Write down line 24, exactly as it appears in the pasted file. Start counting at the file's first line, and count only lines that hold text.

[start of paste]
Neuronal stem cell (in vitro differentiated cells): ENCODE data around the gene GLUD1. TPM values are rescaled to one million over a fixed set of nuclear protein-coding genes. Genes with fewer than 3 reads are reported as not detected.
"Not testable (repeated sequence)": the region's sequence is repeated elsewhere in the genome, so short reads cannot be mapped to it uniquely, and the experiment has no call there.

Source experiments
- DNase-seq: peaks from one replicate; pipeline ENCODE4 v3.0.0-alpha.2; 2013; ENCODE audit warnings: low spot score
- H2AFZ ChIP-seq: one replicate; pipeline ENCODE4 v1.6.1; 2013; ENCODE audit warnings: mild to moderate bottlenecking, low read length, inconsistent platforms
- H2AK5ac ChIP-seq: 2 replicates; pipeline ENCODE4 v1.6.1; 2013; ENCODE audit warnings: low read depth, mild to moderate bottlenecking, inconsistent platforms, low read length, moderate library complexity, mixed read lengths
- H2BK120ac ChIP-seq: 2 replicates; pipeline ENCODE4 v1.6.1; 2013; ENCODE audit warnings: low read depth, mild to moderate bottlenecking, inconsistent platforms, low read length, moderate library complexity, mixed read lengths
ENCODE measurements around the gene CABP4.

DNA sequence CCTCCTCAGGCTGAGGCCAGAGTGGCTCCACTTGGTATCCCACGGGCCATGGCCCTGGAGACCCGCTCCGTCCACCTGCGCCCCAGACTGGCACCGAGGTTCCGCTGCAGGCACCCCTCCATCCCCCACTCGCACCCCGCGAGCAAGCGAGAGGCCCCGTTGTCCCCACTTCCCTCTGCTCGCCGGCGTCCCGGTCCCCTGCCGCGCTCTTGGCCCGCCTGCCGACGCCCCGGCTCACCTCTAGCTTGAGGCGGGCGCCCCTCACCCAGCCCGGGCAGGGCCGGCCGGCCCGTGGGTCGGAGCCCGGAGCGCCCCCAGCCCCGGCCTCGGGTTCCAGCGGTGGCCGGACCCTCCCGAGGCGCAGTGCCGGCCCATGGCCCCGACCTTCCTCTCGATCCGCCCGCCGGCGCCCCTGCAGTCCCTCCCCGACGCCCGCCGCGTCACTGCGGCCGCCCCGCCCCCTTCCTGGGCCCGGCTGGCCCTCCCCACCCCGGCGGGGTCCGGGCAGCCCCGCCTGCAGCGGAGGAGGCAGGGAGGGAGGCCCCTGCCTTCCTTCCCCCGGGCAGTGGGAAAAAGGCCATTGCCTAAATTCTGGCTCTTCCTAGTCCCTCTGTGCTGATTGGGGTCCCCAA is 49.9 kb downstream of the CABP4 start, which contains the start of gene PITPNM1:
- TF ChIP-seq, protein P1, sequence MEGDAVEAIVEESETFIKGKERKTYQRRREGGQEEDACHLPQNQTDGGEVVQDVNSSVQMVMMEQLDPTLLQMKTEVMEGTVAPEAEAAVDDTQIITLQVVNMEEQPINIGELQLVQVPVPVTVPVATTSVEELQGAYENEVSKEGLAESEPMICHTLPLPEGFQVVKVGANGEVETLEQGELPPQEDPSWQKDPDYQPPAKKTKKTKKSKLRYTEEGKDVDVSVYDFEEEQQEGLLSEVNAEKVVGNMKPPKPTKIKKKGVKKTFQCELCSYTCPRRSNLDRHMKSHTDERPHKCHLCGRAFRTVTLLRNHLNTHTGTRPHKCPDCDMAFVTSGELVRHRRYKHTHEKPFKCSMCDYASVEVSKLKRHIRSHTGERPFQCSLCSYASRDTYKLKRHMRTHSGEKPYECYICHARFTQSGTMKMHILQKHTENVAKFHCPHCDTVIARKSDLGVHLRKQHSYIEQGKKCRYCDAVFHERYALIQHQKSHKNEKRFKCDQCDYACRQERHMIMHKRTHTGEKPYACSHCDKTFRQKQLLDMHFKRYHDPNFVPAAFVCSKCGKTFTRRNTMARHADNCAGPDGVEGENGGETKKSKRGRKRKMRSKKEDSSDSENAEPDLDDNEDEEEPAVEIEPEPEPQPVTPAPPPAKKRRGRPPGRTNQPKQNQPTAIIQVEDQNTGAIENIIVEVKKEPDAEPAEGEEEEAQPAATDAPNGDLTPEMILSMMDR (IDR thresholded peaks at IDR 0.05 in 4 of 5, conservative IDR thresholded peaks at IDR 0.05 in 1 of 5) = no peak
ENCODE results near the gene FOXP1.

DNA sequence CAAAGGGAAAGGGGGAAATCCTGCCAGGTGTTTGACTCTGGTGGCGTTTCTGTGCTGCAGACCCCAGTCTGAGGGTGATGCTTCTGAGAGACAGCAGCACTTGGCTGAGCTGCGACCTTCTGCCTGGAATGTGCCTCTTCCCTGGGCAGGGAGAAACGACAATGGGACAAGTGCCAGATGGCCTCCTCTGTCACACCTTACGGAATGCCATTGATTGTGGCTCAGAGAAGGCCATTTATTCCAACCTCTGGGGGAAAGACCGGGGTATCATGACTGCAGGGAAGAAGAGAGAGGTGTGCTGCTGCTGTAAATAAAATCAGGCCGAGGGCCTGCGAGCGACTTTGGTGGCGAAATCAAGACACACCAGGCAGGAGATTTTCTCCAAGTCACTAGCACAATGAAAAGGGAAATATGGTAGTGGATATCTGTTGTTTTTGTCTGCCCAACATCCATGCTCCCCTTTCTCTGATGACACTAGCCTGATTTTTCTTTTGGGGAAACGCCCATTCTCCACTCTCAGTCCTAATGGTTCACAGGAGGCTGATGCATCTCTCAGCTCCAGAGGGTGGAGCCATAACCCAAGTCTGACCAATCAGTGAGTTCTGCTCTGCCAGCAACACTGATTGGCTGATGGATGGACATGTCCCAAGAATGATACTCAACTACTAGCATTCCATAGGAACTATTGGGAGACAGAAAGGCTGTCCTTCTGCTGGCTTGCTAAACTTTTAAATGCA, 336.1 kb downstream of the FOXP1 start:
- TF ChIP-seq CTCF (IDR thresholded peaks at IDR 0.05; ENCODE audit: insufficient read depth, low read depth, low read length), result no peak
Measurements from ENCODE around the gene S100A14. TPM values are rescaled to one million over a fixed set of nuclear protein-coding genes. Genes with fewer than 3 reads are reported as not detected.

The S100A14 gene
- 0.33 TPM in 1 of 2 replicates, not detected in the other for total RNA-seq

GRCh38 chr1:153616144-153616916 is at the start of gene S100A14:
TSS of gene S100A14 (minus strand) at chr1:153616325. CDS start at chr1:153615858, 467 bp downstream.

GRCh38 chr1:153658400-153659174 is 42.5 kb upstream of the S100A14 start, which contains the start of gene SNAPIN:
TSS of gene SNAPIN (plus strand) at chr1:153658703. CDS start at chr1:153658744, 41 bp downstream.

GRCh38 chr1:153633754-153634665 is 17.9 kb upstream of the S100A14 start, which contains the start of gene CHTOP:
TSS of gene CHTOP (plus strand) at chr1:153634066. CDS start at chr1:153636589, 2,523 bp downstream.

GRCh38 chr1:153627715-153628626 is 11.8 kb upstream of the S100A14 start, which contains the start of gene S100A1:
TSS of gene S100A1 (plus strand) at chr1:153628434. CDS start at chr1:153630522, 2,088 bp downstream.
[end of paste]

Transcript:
TSS of gene S100A1 (plus strand) at chr1:153628434. CDS start at chr1:153630522, 2,088 bp downstream.